Relatividad Especial da una respuesta inequívoca a esta pregunta. Las matemáticas descarta la posibilidad de un único objeto que se mueve de una manera tal como para imitar dos objetos. Esencialmente, lo que vemos es lo que está ahí fuera. Sin embargo,, si definimos los eventos por lo que percibimos, la única postura filosófica que tiene sentido es el que se desconecta de la realidad detectada a partir de las causas que están detrás de lo que se está detectando.

Esta desconexión no es infrecuente en las escuelas filosóficas del pensamiento. Fenomenalismo, por ejemplo, sostiene la opinión de que el espacio y el tiempo no son realidades objetivas. Ellos no son más que el medio de nuestra percepción. Todos los fenómenos que ocurren en el espacio y el tiempo no son más que haces de nuestra percepción. En otras palabras, espacio y el tiempo son construcciones cognitivas surgen de la percepción. Así, todas las propiedades físicas que atribuimos al espacio y el tiempo sólo se pueden aplicar a la realidad fenoménica (la realidad de 'cosas-en-el-mundo’ como lo percibimos. La realidad subyacente (que mantiene las causas físicas de nuestra percepción), por el contrario, queda fuera de nuestro alcance cognitivo.

Sin embargo, hay un abismo entre los puntos de vista de la filosofía y la física moderna. No en vano, el físico ganador del Premio Nobel, Steven Weinberg, pregunto, en su libro Sueños de una Teoría Final de, ¿por qué la contribución de la filosofía a la física había sido tan sorprendentemente pequeño. Tal vez es porque la física aún tiene que llegar a un acuerdo con el hecho de que cuando se trata de ver el universo, no hay tal cosa como una ilusión óptica – que es probablemente lo que Goethe quiso decir cuando dijo, "Ilusión óptica es verdad óptica.’

La distinción (o falta de ella) entre la ilusión óptica y la verdad es uno de los debates más antiguos de la filosofía. Después de todo, se trata de la distinción entre el conocimiento y la realidad. El conocimiento es considerado nuestro punto de vista sobre algo que, en la realidad, es 'realmente el caso.’ En otras palabras, el conocimiento es un reflejo, o una imagen mental de algo externo, como se muestra en la siguiente figura.

ExternalToBrain

En esta foto, la flecha negro representa el proceso de creación de conocimiento, que incluye la percepción, actividades cognitivas, y el ejercicio de la razón pura. Esta es la imagen que la física ha llegado a aceptar. Si bien reconoce que nuestra percepción puede ser imperfecta, la física supone que podemos conseguir más y más a la realidad externa a través de la experimentación cada vez más fino, y, más importante, mediante una mejor teorización. Las teorías especial y general de la relatividad son ejemplos de brillantes aplicaciones de esta visión de la realidad donde los principios físicos simples son implacablemente perseguidos usando formidable máquina de la razón pura a sus conclusiones lógicamente inevitables.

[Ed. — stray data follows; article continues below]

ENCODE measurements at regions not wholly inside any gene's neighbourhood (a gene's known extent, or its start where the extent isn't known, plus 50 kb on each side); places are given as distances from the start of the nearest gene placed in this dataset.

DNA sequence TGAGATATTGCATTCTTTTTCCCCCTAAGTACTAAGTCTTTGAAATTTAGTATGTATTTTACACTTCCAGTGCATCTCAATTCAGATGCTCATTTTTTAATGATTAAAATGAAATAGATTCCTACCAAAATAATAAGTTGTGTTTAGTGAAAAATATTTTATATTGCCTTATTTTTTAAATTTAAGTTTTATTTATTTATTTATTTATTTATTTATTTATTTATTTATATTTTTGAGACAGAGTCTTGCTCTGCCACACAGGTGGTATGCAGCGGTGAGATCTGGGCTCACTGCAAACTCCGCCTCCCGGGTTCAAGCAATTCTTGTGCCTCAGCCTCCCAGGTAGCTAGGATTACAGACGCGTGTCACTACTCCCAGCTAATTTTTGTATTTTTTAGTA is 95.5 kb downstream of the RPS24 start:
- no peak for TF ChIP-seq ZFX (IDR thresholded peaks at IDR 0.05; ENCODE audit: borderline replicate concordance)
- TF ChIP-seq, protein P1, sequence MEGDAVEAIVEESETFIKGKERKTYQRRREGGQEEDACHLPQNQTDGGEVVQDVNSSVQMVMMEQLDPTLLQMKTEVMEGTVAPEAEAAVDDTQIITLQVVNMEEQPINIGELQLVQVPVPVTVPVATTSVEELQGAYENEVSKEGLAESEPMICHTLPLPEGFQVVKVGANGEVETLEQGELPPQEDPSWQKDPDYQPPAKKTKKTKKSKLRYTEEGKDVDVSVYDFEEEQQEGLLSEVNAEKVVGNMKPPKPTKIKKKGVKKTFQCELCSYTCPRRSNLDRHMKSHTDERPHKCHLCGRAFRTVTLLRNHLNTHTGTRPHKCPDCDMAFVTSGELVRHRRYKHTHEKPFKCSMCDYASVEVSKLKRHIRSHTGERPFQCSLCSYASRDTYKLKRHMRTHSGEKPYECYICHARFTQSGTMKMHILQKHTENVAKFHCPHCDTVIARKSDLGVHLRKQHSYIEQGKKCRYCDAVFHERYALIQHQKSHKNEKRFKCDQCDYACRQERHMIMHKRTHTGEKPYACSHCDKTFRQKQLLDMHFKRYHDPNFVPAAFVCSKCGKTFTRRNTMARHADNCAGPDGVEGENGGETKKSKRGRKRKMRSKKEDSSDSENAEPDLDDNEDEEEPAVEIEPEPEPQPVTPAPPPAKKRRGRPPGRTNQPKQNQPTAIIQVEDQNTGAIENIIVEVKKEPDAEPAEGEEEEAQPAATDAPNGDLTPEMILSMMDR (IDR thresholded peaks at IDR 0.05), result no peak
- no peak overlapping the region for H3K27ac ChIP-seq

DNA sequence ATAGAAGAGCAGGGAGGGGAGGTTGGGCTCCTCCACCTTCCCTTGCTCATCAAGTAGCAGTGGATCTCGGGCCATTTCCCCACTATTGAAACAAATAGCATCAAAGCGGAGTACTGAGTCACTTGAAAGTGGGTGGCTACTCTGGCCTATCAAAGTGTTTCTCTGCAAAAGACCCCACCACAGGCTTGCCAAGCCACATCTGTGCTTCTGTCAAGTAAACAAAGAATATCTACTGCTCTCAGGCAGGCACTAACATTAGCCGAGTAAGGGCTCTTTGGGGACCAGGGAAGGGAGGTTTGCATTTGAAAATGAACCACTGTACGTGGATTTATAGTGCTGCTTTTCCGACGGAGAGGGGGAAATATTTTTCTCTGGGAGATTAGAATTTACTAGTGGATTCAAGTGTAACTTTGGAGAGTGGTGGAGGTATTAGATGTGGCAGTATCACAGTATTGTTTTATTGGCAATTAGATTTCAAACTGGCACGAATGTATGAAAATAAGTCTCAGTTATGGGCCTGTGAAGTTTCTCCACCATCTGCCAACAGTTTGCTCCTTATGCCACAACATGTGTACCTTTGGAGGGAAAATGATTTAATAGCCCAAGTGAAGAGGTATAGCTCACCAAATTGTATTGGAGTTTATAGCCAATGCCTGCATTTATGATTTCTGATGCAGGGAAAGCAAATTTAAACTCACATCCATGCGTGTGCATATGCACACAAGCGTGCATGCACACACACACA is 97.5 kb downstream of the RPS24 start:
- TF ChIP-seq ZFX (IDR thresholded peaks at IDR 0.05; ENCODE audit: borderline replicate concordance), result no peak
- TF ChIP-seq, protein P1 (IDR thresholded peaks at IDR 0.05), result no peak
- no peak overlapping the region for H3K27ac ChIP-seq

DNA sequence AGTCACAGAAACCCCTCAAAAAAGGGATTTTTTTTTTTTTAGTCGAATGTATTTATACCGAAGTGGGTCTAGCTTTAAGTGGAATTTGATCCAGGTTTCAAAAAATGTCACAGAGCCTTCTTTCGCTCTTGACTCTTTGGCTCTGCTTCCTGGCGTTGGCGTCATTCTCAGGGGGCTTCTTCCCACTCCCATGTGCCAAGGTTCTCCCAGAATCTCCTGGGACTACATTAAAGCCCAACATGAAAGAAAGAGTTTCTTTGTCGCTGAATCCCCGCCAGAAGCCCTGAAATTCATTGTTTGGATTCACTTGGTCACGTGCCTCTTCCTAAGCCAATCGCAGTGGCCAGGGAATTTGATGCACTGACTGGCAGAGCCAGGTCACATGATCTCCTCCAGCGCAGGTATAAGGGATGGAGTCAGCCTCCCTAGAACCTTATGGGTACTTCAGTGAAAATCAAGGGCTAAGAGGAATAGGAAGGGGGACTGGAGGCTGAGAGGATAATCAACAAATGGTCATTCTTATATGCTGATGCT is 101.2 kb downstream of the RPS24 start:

Pero hay otra, visión alternativa del conocimiento y de la realidad que ha existido durante mucho tiempo. Esta es la opinión de que se refiere a la realidad percibida como una representación cognitiva interna de nuestras entradas sensoriales, como se ilustra a continuación.

AbsolutelToBrain

En este punto de vista, conocimiento y la realidad percibida son dos constructos cognitivos internos, aunque hemos llegado a pensar en ellos como algo separado. Lo que es externo no es la realidad tal como la percibimos, sino una entidad incognoscible dando origen a las causas físicas detrás de los estímulos sensoriales. En la ilustración, la primera flecha representa el proceso de detección, y la segunda flecha representa los pasos de razonamiento cognitivo y lógicas. Para la aplicación de esta visión de la realidad y el conocimiento, tenemos que adivinar la naturaleza de la realidad absoluta, incognoscible, ya que es. Un posible candidato para la realidad absoluta es la mecánica newtoniana, que da una predicción razonable para nuestra realidad percibida.

En resumen, cuando tratamos de manejar las distorsiones debidas a la percepción, tenemos dos opciones, o dos posibles posturas filosóficas. Una es aceptar las distorsiones como parte de nuestro espacio y el tiempo, como lo hace la Relatividad Especial. La otra opción es asumir que hay una "mayor’ realidad distinta de nuestra realidad detectada, cuyas propiedades sólo podemos conjeturar. En otras palabras, una opción es vivir con la distorsión, mientras que la otra es la de proponer conjeturas de la realidad superior. Ninguna de estas opciones es particularmente atractivo. Pero el camino adivinar es similar a la vista aceptado en phenomenalism. También conduce naturalmente a la forma de ver la realidad de la neurociencia cognitiva, que estudia los mecanismos biológicos detrás de la cognición.